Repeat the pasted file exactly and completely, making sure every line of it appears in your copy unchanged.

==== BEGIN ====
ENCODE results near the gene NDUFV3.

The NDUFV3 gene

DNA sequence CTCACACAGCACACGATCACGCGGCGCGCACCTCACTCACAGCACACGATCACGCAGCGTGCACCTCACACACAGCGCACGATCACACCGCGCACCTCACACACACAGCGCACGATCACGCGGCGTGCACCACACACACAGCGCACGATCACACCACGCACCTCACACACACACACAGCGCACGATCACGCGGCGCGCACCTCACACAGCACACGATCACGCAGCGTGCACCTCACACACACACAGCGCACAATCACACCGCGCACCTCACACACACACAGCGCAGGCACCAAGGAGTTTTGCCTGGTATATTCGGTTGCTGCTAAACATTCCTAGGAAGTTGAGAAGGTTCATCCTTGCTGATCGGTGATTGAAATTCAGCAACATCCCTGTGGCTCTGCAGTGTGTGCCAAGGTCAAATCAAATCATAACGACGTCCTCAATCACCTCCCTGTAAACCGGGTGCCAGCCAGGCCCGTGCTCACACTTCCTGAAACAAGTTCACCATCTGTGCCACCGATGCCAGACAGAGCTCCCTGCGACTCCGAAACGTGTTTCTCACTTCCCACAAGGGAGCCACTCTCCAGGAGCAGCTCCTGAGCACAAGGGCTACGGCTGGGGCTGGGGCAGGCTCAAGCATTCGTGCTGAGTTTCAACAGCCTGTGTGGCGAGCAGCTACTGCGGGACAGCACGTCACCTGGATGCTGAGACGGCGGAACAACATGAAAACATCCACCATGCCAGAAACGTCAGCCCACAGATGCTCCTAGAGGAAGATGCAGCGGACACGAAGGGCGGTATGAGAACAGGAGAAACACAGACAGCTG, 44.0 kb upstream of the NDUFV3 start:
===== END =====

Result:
ENCODE results near the gene NDUFV3.

The NDUFV3 gene

DNA sequence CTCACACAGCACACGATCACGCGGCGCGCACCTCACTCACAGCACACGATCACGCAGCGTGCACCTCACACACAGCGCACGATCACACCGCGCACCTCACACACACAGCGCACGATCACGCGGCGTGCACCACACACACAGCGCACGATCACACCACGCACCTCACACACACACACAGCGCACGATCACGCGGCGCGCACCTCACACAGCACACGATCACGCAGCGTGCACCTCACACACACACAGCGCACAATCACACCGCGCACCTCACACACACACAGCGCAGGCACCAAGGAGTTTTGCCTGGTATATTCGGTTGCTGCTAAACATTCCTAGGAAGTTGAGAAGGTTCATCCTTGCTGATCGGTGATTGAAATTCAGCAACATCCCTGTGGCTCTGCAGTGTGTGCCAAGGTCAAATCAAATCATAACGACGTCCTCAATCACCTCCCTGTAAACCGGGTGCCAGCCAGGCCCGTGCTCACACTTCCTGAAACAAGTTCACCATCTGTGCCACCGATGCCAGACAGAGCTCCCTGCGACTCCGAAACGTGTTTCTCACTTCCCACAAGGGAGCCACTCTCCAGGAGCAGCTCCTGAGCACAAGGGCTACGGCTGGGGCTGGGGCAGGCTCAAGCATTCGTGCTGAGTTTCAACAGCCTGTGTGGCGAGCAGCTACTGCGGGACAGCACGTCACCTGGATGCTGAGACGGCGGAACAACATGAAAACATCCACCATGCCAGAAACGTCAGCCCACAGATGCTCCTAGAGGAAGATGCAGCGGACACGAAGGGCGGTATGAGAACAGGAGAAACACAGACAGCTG, 44.0 kb upstream of the NDUFV3 start: